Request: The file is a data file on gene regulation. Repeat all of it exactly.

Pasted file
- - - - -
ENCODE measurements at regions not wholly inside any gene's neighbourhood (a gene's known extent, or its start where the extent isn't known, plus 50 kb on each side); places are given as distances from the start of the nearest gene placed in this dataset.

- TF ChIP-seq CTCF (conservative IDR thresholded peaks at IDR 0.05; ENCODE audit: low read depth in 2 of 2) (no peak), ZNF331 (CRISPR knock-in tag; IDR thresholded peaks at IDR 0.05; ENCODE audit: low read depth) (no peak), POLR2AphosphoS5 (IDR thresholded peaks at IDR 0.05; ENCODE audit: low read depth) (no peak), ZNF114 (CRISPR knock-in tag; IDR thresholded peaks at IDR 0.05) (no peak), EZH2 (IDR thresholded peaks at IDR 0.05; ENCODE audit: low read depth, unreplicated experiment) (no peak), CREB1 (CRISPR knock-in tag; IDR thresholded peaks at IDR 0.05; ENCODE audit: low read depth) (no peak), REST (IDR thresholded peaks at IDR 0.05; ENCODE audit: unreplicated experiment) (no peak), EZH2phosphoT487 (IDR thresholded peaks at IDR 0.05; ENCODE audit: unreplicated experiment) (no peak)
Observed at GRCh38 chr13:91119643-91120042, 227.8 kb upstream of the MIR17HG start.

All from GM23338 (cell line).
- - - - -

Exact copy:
ENCODE measurements at regions not wholly inside any gene's neighbourhood (a gene's known extent, or its start where the extent isn't known, plus 50 kb on each side); places are given as distances from the start of the nearest gene placed in this dataset.

- TF ChIP-seq CTCF (conservative IDR thresholded peaks at IDR 0.05; ENCODE audit: low read depth in 2 of 2) (no peak), ZNF331 (CRISPR knock-in tag; IDR thresholded peaks at IDR 0.05; ENCODE audit: low read depth) (no peak), POLR2AphosphoS5 (IDR thresholded peaks at IDR 0.05; ENCODE audit: low read depth) (no peak), ZNF114 (CRISPR knock-in tag; IDR thresholded peaks at IDR 0.05) (no peak), EZH2 (IDR thresholded peaks at IDR 0.05; ENCODE audit: low read depth, unreplicated experiment) (no peak), CREB1 (CRISPR knock-in tag; IDR thresholded peaks at IDR 0.05; ENCODE audit: low read depth) (no peak), REST (IDR thresholded peaks at IDR 0.05; ENCODE audit: unreplicated experiment) (no peak), EZH2phosphoT487 (IDR thresholded peaks at IDR 0.05; ENCODE audit: unreplicated experiment) (no peak)
Observed at GRCh38 chr13:91119643-91120042, 227.8 kb upstream of the MIR17HG start.

All from GM23338 (cell line).